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Flexibility for Longevity

Flexibility is the key for Pain-free Life

Today, nearly everyone is affected by postural imbalances largely as the result of sedentary lifestyles, advancements in technology, and repetitive movements.

Office jobs that require individuals to sit for long hours have led to dramatic increases in work-related injuries, including low-back and neck pain and carpal tunnel syndrome, as well as increased rates of obesity.

Human body is designed such that like any moving machine it’s component functions in sync with each other following the known mechanical principles like pull, push, balance, pulley, angles, torque etc.

Flexibility training has become increasingly recognized as an important way to help aid in preventing and treating various neuromuscular injuries.

Person without adequate levels of flexibility and joint motion may be at increased risk of injury, and may not be able to achieve his physical and functional goals until these deficits are corrected

Flexibility can be simply described as the ability to move a joint through its complete range of motion.

There are various factors that can influence flexibility, including:

Genetics, Connective tissue elasticity, Composition of tendons or skin surrounding the joint, Joint structure, Strength of opposing muscle groups, Body composition, Sex, Age, Activity level, Previous injuries or existing medical issues, Repetitive movements.


The human movement system (HMS), comprises the muscular, skeletal, and nervous systems. Like any machine optimal alignment and function of each component of the HMS is the cornerstone of a body movement. If one or more segments of the HMS are misaligned and not functioning properly, predictable patterns of dysfunction develop.

These patterns of dysfunction are referred to as Postural distortion patterns

(Muscle imbalance > Poor posture > Improper movement > Injury)


Muscular imbalances are highly prevalent in today’s society and are often times caused by pattern overload. Pattern overload is consistently repeating the same pattern of motion, for example, a loading-dock employee who has a particularly repetitive occupation lifting and loading packages all day is prone to pattern overload. Even sitting for long periods of time while working on a computer is a repetitive stress. There are gym members who train with the same routine repetitively. This too may lead to pattern overload and place abnormal stresses on the body.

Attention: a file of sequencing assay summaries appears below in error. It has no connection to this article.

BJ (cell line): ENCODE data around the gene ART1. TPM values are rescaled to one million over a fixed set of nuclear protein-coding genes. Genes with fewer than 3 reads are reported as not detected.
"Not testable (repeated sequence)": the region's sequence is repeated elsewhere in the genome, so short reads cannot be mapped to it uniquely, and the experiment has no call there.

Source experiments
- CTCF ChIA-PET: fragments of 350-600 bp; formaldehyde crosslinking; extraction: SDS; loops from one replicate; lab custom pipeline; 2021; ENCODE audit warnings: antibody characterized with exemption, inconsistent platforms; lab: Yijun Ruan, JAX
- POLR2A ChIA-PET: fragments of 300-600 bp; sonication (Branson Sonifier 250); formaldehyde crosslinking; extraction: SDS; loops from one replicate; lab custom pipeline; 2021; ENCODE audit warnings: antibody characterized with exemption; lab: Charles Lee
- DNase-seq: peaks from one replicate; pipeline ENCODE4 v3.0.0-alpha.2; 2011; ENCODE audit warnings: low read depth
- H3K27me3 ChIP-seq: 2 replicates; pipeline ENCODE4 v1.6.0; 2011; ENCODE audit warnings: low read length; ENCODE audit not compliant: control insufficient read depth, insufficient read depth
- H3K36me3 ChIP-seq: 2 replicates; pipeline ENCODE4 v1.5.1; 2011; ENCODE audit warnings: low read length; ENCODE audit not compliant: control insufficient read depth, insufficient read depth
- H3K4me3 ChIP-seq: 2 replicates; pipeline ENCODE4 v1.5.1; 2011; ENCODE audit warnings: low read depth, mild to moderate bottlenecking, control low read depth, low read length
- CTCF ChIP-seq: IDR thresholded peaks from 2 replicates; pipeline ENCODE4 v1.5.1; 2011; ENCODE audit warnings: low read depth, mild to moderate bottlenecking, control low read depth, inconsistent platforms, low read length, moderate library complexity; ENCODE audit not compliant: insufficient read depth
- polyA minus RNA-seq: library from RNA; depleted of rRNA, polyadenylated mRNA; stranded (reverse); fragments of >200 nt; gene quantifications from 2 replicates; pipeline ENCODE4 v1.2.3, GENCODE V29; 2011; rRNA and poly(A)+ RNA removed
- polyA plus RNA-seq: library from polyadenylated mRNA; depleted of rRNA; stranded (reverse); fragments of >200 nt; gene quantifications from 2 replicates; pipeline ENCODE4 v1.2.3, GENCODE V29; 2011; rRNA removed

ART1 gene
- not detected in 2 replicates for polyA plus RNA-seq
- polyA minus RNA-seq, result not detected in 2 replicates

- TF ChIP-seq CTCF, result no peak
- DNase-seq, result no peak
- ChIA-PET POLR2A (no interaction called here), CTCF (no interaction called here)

Poor posture and repetitive movements create dysfunction within the connective tissue of the body. This dysfunction is treated by the body as an injury, and as a result, the body will initiate a repair process termed the cumulative injury cycle.

Any trauma to the tissue of the body creates inflammation.

Inflammation, in turn, activates the body’s pain receptors and initiates a protective mechanism, increasing muscle tension or causing muscle spasm and as a result of the spasm, adhesions (or knots) begin to form in the soft tissue.

Soft tissue rebuilds itself in a random fashion with an inelastic collagen matrix that usually does not run in the same direction as the muscle fibers. If the muscle fibers are lengthened, these inelastic connective tissue fibers act as roadblocks, creating alterations in normal tissue extensibility and causing relative flexibility or altered movement pattern. Which leads to pain, tightness, weakness lack of movement and reduced efficiency.

Left untreated, these adhesions can begin to form permanent structural changes in the soft tissue.


Unfortunately flexibility training is most ignored part of training.

The ideal way is to consult your physical therapist who will carry out a thorough physical assessment and identify the muscular imbalance to design the flexibility training based on individual goals. Moreover, it is important to note that flexibility techniques should only be performed on tissues that have been identified as overactive (tight) during the assessment process.

Flexibility, like any other form of training, should follow a systematic progression known as the Flexibility continuum.

Each form of stretching creates different types of effects on the neuromuscular system. When choosing the types of stretching (and protocols) a physical therapist will base exercise selection on physical evaluations, goals, and also when the stretching activities will take place.

There are three phases of flexibility training: corrective, active, and functional -

Corrective Flexibility: This phase is designed to correct common postural dysfunctions, muscle imbalances, and joint dysfunction. It includes: Self Myofascial Release (SMR) and static stretching (and neuromuscular stretching if trained in technique).

Active Flexibility: This phase is designed to improve tissue extensibility. It includes Self Myofascial Release (SMR) and active-isolated stretching (and neuromuscular stretching if trained in technique).

Functional Flexibility: This phase is designed to improve multi-planar soft tissue extensibility and optimum neuromuscular control through a full range of motion. This includes Self Myofascial Release (SMR) and dynamic stretching.

The benefits of flexibility training include improving muscle imbalances, increasing joint range of motion and muscle extensibility, relieving excessive tension of muscles and joint stress, improving neuromuscular efficiency and function.

So before you start your training program to avoid injuries and enhance your performance do consult your physical therapist get yourself assessed, design training program customize to your condition and goal for the longevity of your physical fitness.
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